post2-4

As you probably anticipated now it’s easy to follow-up with some monitoring for MP changes; every so often (15 min for example) a datasource will provide property bag with MP(s) that have changed in the last interval. I will leave the implementation of this monitoring to you as homework.

Where are groups stored?

One information that is missing from the OpsMgr console UI is an easy (or any for the matter) way to find where a group is stored. Then why don’t we get the groups discovered by our MP.

<Discovery ID="MPAudit.Group.Discovery.Direct" Enabled="true" Target="SC!Microsoft.SystemCenter.RootManagementServer" ConfirmDelivery="true" Remotable="true" Priority="Normal">
        <Category>Discovery</Category>
        <DiscoveryTypes>
          <DiscoveryClass TypeID="MPAudit.Group" />
        </DiscoveryTypes>
        <DataSource ID="PSDiscovery" TypeID="Windows!Microsoft.Windows.TimedPowerShell.DiscoveryProvider">
          <IntervalSeconds>14400</IntervalSeconds>
          <SyncTime />
          <ScriptName>GroupsDiscovery.ps1</ScriptName>
          <ScriptBody><![CDATA[param($sourceId,$managedEntityId)

$erroractionpreference = "SilentlyContinue"

$api = new-object -comObject 'MOM.ScriptAPI'
$discoveryData = $api.CreateDiscoveryData(0, $SourceId, $ManagedEntityId)

$MS = gc env:computername
$ScriptName = "GroupsDiscovery.ps1"
$LogEventID = 510

$evt = New-Object System.Diagnostics.EventLog("Operations Manager")
$evt.Source = "SCAudit"
$infoevent  = [System.Diagnostics.EventLogEntryType]::Information
$warnevent  = [System.Diagnostics.EventLogEntryType]::Warning
$errorevent = [System.Diagnostics.EventLogEntryType]::Error

Write-Host "INF: Script started on $MS"
$evt.WriteEntry("Script $ScriptName started on $MS",$infoevent,$LogEventID)

$ModuleImportError = $false
Try
{
	#Import-Module OperationsManager

	$setupKey = Get-Item -Path "HKLM:\Software\Microsoft\Microsoft Operations Manager\3.0\Setup"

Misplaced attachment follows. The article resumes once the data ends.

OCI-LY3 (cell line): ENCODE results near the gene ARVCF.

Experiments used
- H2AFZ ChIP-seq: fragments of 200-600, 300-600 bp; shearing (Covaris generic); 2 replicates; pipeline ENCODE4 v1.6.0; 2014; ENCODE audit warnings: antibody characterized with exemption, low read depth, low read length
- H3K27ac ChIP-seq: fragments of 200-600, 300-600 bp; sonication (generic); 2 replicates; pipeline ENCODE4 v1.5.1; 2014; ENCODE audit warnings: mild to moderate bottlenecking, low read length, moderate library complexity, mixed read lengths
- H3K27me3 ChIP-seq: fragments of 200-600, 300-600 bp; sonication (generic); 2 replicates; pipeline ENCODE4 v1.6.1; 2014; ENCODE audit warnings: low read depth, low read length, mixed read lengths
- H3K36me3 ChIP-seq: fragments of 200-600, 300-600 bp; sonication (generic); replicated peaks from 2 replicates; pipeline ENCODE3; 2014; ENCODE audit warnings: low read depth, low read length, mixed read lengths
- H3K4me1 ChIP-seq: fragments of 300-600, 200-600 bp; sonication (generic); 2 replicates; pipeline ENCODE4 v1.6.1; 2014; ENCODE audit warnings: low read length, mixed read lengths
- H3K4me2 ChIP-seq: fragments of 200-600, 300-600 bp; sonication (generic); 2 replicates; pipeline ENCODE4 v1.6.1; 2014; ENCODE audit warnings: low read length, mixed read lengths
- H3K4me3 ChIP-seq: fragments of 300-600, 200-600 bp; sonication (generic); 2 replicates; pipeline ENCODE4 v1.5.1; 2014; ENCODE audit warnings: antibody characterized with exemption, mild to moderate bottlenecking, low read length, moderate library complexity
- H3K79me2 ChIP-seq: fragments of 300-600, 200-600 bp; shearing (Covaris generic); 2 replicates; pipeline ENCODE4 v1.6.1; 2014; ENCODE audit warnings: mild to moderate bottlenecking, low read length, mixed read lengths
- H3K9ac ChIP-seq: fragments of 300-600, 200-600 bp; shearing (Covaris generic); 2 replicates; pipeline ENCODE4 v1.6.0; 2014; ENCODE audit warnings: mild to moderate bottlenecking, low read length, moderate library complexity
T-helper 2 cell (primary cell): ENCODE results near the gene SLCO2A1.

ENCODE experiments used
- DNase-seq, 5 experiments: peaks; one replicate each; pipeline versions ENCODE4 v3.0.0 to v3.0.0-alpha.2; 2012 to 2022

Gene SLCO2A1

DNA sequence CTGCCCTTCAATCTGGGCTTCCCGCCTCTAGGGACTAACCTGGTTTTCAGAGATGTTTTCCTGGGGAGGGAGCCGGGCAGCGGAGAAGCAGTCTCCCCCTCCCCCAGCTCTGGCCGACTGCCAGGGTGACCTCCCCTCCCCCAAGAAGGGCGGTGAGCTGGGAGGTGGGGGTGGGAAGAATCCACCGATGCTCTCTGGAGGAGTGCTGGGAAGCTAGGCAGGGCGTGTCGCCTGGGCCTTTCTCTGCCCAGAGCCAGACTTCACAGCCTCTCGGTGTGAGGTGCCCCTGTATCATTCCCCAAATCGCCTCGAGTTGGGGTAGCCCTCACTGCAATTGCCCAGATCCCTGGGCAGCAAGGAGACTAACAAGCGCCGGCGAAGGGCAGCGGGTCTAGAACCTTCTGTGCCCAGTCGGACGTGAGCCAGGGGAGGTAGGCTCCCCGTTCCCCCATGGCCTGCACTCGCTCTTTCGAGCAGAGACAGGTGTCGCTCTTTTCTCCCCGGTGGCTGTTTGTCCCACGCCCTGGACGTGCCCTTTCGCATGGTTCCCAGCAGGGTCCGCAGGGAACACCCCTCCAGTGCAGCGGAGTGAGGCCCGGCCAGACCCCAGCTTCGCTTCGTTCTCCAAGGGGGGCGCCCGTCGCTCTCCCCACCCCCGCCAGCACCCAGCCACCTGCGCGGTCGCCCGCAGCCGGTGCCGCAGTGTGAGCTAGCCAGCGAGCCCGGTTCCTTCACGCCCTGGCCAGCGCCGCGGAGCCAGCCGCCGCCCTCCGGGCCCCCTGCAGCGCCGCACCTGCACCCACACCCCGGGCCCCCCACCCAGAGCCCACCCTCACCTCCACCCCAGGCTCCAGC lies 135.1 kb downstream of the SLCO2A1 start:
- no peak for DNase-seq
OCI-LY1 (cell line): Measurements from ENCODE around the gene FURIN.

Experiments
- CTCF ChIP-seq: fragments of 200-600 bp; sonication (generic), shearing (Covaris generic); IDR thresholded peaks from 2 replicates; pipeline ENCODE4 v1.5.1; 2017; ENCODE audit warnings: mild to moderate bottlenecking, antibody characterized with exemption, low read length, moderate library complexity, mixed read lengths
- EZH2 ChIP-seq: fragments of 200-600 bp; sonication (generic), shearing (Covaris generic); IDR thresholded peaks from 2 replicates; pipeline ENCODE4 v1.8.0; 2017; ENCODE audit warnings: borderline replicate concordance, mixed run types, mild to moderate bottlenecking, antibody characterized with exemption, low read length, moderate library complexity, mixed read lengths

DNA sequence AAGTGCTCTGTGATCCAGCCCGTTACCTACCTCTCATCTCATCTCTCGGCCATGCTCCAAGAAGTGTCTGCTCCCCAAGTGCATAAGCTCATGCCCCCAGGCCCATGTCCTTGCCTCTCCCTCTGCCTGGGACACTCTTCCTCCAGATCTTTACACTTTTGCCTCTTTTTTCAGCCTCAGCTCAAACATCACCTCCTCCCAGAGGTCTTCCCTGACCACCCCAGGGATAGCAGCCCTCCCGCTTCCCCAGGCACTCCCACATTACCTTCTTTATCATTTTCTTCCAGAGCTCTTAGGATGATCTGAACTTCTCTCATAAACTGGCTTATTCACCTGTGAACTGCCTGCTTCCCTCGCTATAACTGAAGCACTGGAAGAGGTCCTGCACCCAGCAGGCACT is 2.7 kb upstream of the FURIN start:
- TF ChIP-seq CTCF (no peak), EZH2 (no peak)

$installDirectory = $setupKey.GetValue("InstallDirectory") | Split-Path
	$psmPath = $installdirectory + ‘\Powershell\OperationsManager\OperationsManager.psm1’

	Import-Module $psmPath

	$conn = (New-SCOMManagementGroupConnection –ComputerName $MS)
}
Catch [system.exception]
{
	$evt.WriteEntry("Errors detected while importing module OperationsManager on $MS; $error",$errorevent,$LogEventID)
	$ModuleImportError = $true
}

If (!$ModuleImportError)
{

	$groups = Get-SCOMGroup

	Foreach ($group in $groups)
	{
		
		$groupinstance = $discoveryData.CreateClassInstance("$MPElement[Name='MPAudit.Group']$")
		$groupinstance.AddProperty("$MPElement[Name='MPAudit.Group']/FullName$", $group.FullName)
		$groupinstance.AddProperty("$MPElement[Name='MPAudit.Group']/DisplayName$", $group.DisplayName)
		$groupinstance.AddProperty("$MPElement[Name='MPAudit.Group']/MPWhereIsSaved$", $group.GetMostDerivedClasses().GetManagementPack().Name)
		$groupinstance.AddProperty("$MPElement[Name='MPAudit.Group']/TimeAdded$", $group.TimeAdded.ToString('g'))
		$discoveryData.AddInstance($groupinstance)
	}
			
}

$evt.WriteEntry("Script $ScriptName finished on $MS",$infoevent,$LogEventID)

$discoveryData]]></ScriptBody>
          <Parameters>
            <Parameter>
              <Name>sourceID</Name>
              <Value>$MPElement$</Value>
            </Parameter>
            <Parameter>
              <Name>managedEntityID</Name>
              <Value>$Target/Id$</Value>
            </Parameter>
          </Parameters>
          <TimeoutSeconds>120</TimeoutSeconds>
        </DataSource>
</Discovery>

What you will get is a nice inventory of your groups and a quick reference on where their definition is saved.

post2-5

To summary, I believe you have now some controls in place to keep your SCOM environment clean. For the better good…